St Michael’s church at Playden dates from the very end of the Norman architectural period c1190, although there had already been an earlier church on the site, witnessed by a record in the Domesday survey of 1086. The inscribed date on the ladder in the tower must refer to the Domesday record as the ladder itself is much later, probably 17th century. The ladder, which can no longer be used due to decay, largely caused by woodworm, is shown in the first two pictures in the gallery below.
The main photograph above shows the tower which is set between the nave and chancel, and has a tall cedar shingled broach spire, and the long sweeping tiled roof which covers the nave and aisles. The building footprint is a variation of the cruciform plan, having north and south aisles extending alongside the tower base, rather than north and south transepts as in the much more common cruciform layout. That the original intention was to have aisles is evidenced by the two small clerestory windows high up on either side of the nave. One of these is shown in the fourth picture in the gallery below. These small round windows were covered when the complete church was re-roofed in the 15th century.
The third photograph in the gallery above shows the fine parclose screen in the north tower arch. Dating from c1310, the oak screen is beautifully carved with ogee heads on slender ringed columns. The delicate tracery over the ogee heads incorporates a hexafoil design.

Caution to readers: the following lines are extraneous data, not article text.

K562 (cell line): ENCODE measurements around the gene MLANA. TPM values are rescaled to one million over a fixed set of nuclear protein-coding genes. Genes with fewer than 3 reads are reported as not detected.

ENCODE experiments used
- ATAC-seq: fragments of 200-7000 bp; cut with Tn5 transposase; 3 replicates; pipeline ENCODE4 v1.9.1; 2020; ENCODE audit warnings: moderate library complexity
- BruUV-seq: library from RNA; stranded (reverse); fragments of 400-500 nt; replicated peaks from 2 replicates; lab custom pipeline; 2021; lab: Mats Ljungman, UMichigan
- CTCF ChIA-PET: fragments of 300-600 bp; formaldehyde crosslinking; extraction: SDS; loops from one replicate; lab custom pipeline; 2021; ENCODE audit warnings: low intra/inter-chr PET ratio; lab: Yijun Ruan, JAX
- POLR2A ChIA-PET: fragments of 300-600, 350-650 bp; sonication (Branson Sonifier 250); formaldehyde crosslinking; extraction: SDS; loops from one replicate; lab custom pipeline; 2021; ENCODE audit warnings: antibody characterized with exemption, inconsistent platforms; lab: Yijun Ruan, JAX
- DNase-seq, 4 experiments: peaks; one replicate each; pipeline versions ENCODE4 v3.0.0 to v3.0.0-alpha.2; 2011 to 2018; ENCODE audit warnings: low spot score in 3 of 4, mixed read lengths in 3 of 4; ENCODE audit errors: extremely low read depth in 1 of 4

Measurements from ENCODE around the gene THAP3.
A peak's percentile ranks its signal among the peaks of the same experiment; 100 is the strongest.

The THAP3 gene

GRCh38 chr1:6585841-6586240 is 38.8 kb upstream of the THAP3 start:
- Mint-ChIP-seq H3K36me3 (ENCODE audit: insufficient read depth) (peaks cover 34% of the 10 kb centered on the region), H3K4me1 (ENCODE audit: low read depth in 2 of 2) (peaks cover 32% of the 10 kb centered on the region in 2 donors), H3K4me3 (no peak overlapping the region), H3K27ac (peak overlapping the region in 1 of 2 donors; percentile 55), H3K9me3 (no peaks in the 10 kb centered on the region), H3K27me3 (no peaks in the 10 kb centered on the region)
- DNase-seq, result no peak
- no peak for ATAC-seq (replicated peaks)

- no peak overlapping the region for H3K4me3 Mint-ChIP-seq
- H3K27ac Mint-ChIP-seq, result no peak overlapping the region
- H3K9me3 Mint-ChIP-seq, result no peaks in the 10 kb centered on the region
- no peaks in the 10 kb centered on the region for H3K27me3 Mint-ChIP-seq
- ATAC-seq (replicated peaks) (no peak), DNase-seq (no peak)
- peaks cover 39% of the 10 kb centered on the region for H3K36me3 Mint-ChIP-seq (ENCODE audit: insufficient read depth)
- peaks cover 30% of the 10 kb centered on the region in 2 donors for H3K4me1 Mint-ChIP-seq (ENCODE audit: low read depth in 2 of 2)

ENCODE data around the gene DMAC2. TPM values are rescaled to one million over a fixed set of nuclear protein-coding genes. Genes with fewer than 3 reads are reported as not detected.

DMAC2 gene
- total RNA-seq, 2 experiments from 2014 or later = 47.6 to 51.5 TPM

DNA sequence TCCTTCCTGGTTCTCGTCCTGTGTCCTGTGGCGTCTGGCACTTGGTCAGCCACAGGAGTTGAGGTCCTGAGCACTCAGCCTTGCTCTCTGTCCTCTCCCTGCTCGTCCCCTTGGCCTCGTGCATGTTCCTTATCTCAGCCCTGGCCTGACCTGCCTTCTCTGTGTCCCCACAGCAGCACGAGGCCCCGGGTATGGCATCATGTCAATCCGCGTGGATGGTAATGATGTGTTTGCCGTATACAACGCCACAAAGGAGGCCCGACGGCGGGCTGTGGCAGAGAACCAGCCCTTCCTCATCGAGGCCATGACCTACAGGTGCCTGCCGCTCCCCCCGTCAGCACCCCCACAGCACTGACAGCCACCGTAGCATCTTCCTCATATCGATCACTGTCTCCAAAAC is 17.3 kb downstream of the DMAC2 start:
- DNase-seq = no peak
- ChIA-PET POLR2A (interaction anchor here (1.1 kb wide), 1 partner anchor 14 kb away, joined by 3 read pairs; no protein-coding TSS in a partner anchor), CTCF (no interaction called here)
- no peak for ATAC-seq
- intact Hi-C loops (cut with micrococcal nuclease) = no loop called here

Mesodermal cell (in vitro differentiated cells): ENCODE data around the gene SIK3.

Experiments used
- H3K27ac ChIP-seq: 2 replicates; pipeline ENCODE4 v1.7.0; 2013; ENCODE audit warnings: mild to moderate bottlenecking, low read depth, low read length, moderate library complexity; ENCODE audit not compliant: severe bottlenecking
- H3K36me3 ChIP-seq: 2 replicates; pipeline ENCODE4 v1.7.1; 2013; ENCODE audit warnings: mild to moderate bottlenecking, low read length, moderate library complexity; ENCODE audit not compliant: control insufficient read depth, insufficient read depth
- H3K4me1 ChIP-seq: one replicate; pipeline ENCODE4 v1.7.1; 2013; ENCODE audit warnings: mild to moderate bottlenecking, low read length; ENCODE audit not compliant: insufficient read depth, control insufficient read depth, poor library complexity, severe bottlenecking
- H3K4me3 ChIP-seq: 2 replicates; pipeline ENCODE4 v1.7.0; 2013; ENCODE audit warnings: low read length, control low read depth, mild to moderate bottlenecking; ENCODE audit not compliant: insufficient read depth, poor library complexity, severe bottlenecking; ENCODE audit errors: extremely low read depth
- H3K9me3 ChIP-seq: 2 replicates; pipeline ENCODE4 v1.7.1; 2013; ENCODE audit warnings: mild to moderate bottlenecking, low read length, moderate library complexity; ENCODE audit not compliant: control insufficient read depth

The first photograph in the gallery above is a view of the nave looking towards the chancel. In the picture are part of the four bay north and south arcades, of which the one nearest the west on both sides has a pointed arch, whilst the other three have round arches. Despite this, they are of one build, in the late 12th century during the Transitional period when both types of arch were used. Also in this picture are the west tower arch, with the Royal Arms of George III, dated 1787, over, and in the background, part of the former rood screen dating from c1465, now set in the east tower arch at the entrance to the chancel. The second photograph is the view in the opposite direction, looking back from the tower towards the west. The 4 light west window is not original, and now has 19th century tracery above the main lights.
Shown third in the gallery is the 15th century font. The plain octagonal bowl is supported on an octagonal stem with cusped arcades.
The final two pictures are of windows at St Michael’s. The first is of the only surviving late Norman/Transitional window. The second window shown is in the south aisle, and incorporates stained glass dating from after 1897, depicting St Peter, St Andrew and St James.